You might want to get tickets to a concert, but you need to fix your car battery. Assess how much money you have allocated for both expenses and see if you can afford both. If you can, that’s wonderful! If you can’t, then you need to fulfill your need before you think about your wants. Understanding the difference will help you to stop impulse buying when you trick yourself into thinking a want is a need.
12. Include a Line Item for Fun
There’s no point in budgeting if you don’t budget for the things you enjoy. Budget for things like going to the movies, dining out, grabbing drinks with friends, and anything else you like to do. The important part of this is to stick to the amount you’ve allocated. Don’t go over this amount, because you’ll be cheating yourself out of the control your budget had given you.
13. Account for Semi-Annual Expenses
Many people’s budgets get out of whack because they don’t account for expenses that occur once or twice a year. This could be insurance, vet checkups, gym fees, and other recurring costs. Set aside a small amount each month that’s dedicated to these fees so you’re not hurting when it comes time to pay.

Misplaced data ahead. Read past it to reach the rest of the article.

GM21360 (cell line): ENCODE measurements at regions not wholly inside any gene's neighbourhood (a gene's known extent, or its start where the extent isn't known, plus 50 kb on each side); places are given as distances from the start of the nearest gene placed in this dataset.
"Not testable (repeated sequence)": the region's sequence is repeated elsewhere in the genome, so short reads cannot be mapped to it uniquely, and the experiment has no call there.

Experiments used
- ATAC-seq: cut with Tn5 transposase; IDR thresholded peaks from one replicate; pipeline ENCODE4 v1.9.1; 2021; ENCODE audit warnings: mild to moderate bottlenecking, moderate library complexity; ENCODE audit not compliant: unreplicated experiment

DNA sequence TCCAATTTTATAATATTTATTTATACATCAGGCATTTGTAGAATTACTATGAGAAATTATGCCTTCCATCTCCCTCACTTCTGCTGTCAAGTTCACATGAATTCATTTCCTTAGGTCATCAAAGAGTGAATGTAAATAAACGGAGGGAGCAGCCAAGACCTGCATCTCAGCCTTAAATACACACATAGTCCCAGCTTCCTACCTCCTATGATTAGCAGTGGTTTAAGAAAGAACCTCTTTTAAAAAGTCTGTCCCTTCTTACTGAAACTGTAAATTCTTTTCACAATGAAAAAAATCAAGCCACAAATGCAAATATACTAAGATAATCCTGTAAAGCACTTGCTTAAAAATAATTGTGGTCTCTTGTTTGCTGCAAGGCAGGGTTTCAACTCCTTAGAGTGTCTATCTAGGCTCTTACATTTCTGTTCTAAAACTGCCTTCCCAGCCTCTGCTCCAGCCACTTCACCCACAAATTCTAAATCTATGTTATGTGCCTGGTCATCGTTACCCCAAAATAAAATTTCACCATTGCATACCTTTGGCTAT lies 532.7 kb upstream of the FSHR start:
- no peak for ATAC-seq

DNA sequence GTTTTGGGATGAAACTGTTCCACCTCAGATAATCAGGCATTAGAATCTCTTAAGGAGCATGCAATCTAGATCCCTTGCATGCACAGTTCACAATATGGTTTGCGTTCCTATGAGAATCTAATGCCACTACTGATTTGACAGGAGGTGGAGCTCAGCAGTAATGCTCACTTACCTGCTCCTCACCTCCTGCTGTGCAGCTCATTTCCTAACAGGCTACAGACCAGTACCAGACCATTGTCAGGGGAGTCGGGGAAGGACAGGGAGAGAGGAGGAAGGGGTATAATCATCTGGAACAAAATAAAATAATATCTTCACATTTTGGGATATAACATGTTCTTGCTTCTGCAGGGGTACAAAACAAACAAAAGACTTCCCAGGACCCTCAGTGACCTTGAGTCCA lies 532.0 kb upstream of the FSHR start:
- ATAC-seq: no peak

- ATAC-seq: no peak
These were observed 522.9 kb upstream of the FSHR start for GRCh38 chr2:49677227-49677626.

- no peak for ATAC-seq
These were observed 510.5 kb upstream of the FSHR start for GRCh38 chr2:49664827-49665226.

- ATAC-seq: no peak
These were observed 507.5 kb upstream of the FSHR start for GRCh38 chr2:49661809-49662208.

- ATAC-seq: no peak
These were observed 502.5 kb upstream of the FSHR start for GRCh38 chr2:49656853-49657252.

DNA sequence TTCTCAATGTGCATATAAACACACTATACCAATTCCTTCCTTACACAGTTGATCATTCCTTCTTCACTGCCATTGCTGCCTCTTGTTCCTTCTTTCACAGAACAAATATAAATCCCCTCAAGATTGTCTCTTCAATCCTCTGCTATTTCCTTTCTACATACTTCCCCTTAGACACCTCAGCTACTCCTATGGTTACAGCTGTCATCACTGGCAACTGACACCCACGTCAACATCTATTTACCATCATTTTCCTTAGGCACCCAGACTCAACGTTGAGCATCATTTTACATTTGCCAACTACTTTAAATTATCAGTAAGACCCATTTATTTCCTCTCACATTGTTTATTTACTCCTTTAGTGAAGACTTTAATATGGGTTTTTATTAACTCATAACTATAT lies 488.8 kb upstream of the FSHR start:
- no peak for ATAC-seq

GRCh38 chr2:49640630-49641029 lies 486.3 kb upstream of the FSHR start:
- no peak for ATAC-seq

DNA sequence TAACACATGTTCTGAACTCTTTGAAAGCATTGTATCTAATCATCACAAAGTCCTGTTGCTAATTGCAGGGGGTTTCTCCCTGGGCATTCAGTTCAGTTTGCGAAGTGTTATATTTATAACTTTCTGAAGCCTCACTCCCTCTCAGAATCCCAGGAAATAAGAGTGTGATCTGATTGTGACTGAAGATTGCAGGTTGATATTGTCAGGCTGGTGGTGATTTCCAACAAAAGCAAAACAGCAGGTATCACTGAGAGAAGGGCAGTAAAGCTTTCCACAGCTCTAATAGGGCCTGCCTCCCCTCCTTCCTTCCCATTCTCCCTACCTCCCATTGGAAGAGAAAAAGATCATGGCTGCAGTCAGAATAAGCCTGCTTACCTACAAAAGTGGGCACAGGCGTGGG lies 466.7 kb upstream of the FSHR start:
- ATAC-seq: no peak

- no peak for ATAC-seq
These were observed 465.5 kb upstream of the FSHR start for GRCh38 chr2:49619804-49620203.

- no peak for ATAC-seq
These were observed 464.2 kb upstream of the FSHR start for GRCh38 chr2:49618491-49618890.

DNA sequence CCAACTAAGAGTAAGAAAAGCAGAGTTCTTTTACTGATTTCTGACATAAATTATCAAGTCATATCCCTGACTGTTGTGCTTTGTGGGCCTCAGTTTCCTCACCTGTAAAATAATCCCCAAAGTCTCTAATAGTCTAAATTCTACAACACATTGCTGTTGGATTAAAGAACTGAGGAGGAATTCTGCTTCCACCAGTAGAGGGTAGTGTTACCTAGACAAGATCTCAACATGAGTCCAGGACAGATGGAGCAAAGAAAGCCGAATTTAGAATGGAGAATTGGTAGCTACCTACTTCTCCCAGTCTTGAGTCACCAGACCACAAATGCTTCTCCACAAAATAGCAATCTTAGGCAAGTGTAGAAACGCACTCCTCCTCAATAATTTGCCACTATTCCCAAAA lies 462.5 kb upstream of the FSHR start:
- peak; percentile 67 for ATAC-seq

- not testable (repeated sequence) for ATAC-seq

14. Try the 50/20/30 Plan to Learn How to Budget Your Money Simply
Senator Elizabeth Warren, the woman famous for inspiring the quote “nevertheless, she persisted,” wrote about the 50/20/30 plan in her book titled All Your Worth, which focuses on budgeting with simplicity. You dedicate 50% of your income to necessities, 20% to long-term savings, and 30% to the rest of your life. This can be a good way to start for those who have a hard time deciding how much to allocate to what areas of their life.
15. Regularly Update Your Budget
Set a reminder so you update your budget categories every month. Your amounts may change depending on what’s going on in your life. There’s not need to stick rigidly to certain amounts, because that’s unrealistic and may set you up for failure. Base your adjustments on the categories that you spent too much or too little on in the previous month.
16. Use Budgeting Tools That Work for You
Thanks to modern budgeting tools, it can be really simple to get your budget in line. You can find apps and websites that pay your bills for your or alert you when your account is running low. You can also use some old-fashioned techniques to plan your spending. The plus side? Many of them are free. Here are a few of our favorites: